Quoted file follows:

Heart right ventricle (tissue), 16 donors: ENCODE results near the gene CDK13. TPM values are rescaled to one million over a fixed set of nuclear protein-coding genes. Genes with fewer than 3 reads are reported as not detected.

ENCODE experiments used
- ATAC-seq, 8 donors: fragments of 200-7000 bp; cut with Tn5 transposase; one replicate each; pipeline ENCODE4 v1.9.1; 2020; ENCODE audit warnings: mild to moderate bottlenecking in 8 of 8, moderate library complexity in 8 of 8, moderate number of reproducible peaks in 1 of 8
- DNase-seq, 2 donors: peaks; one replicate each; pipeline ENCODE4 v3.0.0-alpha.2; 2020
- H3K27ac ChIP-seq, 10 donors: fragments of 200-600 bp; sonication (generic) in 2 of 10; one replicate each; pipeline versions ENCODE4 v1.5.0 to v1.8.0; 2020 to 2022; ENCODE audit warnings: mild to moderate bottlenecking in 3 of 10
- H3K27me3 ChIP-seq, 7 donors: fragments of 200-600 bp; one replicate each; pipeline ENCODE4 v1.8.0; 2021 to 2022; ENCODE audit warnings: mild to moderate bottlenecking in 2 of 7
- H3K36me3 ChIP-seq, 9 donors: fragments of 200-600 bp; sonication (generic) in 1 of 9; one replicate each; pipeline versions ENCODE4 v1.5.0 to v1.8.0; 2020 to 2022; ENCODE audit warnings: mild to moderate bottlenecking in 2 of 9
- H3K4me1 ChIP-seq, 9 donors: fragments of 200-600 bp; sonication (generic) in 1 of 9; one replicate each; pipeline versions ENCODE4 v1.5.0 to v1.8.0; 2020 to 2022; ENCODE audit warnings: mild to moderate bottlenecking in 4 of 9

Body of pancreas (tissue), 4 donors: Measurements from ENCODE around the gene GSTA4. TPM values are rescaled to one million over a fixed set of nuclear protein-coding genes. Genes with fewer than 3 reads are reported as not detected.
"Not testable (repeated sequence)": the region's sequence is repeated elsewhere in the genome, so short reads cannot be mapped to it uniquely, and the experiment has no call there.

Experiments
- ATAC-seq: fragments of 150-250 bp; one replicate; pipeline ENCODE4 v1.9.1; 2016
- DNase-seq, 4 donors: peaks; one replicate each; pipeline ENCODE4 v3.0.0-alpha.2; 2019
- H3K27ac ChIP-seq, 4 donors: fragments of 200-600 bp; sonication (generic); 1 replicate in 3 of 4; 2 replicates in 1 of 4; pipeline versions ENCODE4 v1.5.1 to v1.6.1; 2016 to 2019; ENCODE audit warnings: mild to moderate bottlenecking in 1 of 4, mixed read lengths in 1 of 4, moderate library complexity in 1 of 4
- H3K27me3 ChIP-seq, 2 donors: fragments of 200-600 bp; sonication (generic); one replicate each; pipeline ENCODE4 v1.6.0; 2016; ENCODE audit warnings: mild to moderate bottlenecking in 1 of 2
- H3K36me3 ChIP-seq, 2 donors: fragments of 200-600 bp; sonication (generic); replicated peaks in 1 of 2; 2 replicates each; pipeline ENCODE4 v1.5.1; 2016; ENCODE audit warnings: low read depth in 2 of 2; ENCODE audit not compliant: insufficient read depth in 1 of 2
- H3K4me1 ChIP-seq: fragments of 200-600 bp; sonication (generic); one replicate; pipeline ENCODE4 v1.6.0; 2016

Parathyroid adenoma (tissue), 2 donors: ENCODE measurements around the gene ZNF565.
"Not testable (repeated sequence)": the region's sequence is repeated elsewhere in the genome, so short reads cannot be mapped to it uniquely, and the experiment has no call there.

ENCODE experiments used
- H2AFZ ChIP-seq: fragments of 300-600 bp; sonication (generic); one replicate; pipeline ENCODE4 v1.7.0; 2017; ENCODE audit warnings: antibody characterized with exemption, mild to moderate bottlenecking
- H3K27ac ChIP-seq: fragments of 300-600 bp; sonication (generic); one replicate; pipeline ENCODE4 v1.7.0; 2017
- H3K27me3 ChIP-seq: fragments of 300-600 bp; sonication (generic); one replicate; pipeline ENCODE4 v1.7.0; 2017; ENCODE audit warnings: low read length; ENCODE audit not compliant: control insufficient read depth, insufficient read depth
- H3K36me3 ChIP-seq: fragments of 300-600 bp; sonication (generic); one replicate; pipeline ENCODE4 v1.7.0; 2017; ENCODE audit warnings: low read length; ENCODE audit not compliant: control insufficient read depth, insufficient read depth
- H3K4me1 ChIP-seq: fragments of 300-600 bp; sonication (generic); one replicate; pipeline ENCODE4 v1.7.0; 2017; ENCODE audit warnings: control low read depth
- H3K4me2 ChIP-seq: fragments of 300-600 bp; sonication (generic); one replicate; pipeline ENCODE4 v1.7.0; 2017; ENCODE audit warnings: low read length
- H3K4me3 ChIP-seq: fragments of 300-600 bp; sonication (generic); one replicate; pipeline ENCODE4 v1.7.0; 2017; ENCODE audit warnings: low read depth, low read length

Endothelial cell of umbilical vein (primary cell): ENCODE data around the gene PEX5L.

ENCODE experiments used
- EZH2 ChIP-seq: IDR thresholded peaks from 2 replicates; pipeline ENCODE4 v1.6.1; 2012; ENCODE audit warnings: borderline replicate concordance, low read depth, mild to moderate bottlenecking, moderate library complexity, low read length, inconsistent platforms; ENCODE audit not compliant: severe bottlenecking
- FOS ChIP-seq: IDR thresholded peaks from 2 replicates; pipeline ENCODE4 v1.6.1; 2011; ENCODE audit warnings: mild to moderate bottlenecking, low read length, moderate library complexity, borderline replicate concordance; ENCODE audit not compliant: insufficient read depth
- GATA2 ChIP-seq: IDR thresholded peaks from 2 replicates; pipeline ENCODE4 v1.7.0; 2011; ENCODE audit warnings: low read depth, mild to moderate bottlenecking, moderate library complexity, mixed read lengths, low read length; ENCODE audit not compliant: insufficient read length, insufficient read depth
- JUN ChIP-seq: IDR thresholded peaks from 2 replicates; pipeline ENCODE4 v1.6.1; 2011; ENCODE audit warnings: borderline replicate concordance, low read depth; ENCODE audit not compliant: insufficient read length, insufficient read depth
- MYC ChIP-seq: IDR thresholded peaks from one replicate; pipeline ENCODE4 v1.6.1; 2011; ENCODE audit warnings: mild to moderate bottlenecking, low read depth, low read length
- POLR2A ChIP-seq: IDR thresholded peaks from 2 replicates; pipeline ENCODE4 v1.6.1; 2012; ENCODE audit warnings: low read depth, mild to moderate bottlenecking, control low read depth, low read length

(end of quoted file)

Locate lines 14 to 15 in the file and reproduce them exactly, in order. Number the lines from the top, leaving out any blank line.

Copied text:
- H3K27ac ChIP-seq, 4 donors: fragments of 200-600 bp; sonication (generic); 1 replicate in 3 of 4; 2 replicates in 1 of 4; pipeline versions ENCODE4 v1.5.1 to v1.6.1; 2016 to 2019; ENCODE audit warnings: mild to moderate bottlenecking in 1 of 4, mixed read lengths in 1 of 4, moderate library complexity in 1 of 4
- H3K27me3 ChIP-seq, 2 donors: fragments of 200-600 bp; sonication (generic); one replicate each; pipeline ENCODE4 v1.6.0; 2016; ENCODE audit warnings: mild to moderate bottlenecking in 1 of 2